Radar | Oct 17,2020
The central bank has issued permission to private commercial banks to settle half of the shipping costs in foreign currency as accumulated freight payment receivables surpassed 150 million dollars.
Signed by Yinager Dessie (PhD), governor of the National Bank of Ethiopia (NBE), a letter sent to the Ethiopian Shipping & Logistics Services Enterprise (ESLSE) last week instructs the executives to receive part of freight payments in Birr.
Commercial banks owe the state-owned shipping enterprise close to 7.8 billion Br, unable to find the foreign currency to settle the receivables.
A rule enacted a decade ago required importers to pay for freights, through their banks, in foreign currency. Last week's directive changed this rule. Commercial banks are told to collect freight fees in Birr and transfer half the amount to the shipping company at the end of every month, in a foreign currency. The central bank's latest move applies to all imports, except for wheat, sugar, coal, and fertiliser, which the government mainly imports.
The move comes as banks struggle with forex mobilisation following the central bank's tightened retention rules. They must surrender 70pc of forex earnings from exports, remittances and transfers to non-governmental organisations (NGOs), beginning January this year. The balance is to be divided between the banks and exporters.
A year ago, banks used to enjoy access to 70pc of forex unused by exporters within 30 days of deposit.
The central bank adjusted the retention policy due to the urgent need to beef up the country's foreign currency reserves, which is inadequate to cover the ballooning import bills and external debt payments. Ethiopia's foreign exchange reserve has dwindled below two billion dollars to cover less than two-month imports.
Over the first half of the year, the federal government spent 2.1 billion dollars on importing essential goods and a further one billion dollars on servicing external debts. The deficit has been exacerbated by dwindling loans and grants from development partners.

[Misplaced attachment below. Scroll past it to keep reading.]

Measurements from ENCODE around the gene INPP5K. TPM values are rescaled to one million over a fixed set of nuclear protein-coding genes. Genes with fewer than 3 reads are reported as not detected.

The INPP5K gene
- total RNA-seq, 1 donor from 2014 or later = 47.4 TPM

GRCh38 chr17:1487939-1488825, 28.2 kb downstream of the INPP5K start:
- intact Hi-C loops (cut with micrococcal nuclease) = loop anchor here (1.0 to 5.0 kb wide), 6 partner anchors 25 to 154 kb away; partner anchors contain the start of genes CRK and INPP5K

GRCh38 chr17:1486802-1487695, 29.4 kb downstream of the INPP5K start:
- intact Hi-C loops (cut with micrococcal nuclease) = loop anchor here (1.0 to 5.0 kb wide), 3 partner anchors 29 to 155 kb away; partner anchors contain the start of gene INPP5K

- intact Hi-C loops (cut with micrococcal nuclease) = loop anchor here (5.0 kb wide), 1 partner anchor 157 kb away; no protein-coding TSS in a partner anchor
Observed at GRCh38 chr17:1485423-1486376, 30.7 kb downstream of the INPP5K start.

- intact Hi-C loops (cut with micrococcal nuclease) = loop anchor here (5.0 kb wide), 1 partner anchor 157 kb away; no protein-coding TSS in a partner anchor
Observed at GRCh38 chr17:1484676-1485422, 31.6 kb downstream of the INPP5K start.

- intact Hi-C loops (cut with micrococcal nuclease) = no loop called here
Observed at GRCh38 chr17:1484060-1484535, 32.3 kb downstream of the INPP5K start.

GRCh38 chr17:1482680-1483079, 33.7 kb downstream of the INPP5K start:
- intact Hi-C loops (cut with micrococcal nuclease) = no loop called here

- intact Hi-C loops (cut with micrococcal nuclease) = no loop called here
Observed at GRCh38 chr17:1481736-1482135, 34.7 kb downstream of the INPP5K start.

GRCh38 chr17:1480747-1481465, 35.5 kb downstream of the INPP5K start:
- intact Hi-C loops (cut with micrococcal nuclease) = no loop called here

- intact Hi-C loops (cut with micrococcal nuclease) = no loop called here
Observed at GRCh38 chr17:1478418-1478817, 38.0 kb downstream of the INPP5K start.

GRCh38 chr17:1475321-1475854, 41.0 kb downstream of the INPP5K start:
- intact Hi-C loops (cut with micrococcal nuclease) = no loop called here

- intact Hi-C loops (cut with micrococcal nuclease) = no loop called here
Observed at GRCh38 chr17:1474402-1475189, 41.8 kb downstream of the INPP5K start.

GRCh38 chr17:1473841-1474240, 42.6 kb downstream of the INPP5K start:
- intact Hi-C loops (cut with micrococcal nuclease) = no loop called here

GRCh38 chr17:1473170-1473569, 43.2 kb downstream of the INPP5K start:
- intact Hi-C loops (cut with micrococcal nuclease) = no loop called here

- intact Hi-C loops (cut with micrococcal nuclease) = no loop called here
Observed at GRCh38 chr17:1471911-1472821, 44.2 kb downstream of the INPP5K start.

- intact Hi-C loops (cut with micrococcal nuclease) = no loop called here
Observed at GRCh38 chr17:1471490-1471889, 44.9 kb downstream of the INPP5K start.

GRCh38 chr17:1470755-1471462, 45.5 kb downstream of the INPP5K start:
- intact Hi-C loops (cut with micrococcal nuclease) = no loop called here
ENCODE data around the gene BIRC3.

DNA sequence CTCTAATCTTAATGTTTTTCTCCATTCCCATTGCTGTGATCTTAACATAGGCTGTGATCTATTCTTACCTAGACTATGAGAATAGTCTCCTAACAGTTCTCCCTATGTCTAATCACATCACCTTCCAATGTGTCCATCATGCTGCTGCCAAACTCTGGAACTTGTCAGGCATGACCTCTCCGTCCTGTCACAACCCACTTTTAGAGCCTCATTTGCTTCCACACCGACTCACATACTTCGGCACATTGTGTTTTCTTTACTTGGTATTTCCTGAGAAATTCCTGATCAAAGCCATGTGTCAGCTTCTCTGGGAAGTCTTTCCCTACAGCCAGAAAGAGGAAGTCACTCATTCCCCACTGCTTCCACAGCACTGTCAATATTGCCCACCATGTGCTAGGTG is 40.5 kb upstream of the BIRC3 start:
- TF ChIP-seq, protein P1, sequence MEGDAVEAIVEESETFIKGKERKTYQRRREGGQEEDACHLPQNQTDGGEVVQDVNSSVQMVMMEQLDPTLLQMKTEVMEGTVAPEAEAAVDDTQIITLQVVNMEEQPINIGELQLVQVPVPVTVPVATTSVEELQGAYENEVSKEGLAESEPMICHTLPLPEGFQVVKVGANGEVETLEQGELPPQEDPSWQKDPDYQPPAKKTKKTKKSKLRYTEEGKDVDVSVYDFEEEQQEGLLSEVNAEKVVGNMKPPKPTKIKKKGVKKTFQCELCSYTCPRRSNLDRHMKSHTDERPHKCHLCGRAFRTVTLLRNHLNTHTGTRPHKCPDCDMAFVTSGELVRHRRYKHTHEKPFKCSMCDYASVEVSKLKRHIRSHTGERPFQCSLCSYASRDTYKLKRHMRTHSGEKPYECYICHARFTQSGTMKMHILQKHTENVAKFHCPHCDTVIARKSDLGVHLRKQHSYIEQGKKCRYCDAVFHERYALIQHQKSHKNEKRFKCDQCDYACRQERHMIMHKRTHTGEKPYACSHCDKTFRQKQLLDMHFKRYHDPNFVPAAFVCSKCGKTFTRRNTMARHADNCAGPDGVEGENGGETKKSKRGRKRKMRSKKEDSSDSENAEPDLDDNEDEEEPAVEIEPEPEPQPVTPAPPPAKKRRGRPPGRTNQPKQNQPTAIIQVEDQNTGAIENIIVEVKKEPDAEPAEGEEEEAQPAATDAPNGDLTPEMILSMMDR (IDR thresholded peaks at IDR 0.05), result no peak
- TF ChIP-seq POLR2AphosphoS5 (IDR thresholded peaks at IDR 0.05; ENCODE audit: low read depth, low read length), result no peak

Global supply chain disruptions stemming from the effects of the COVID-19 pandemic have only made things worse. They have prompted the Enterprise to quadruple freight charges over the past year. The cost of shipping a 40ft container from ports in China, Ethiopia's largest trading partner, has increased to nearly 13,000 dollars.
The Enterprise, too, is yet to pay 100 million dollars for rentals and other fees, disclosed Roba Megerssa, chief executive officer (CEO) of the ESLSE.
It operates a fleet of 11 vessels and leasing slots from other shippers such as Maersk and the Mediterranean Shipping Company (MSC). Banks and importers are expected to finance the country's sizable import bills partially and cover freight costs from the forex they are allowed to keep. The severe crunch in foreign currency is a headache to many importers, who are forced to compete to secure letters of credit (LC) and cover shipping costs.
The central bank's decision has provided slight relief to importers like Tilahun Chala, a major shareholder of Tilahun Chala Import & Export Plc. Incorporated 10 years ago with 20 million Br in capital, the company is engaged in exporting coffee, oilseeds and pulses. Like most exporters, it uses its forex earnings to pay for imported goods.
“Despite the export earnings, financing imports has been challenging,” said Tilahun.
A few months ago, the company spent 300,000 dollars to import 40 containers of vehicle tyres.
To Mengistu Wondwossen, director of resource mobilisation and branch banking at Wegagen Bank, the decision is a positive start to address the foreign currency crunch banks face.
"We expect further adjustments," he said.
Roba says the Enterprise is contemplating adjusting the schedule for the remaining payments expected from private banks.
Abdulmenan Mohammed, a financial statement analyst with two decades of experience, says that although the central bank's latest move does not change much to boost forex inflow, it will provide breathing room to banks and importers.
“In a forex shortage, it is essential to utilise the available resources to the fullest," he said.
PUBLISHED ON Mar 26,2022 [ VOL 22 , NO 1143]
Radar | Oct 17,2020
Fortune News | Jun 18,2022
Radar | Apr 12,2020
Featured | Sep 14,2019
Fortune News | Dec 11,2021
Commentaries | Nov 05,2022
Fortune News | Feb 16,2019
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Agenda | Feb 01,2020
Fortune News | Jan 22,2022
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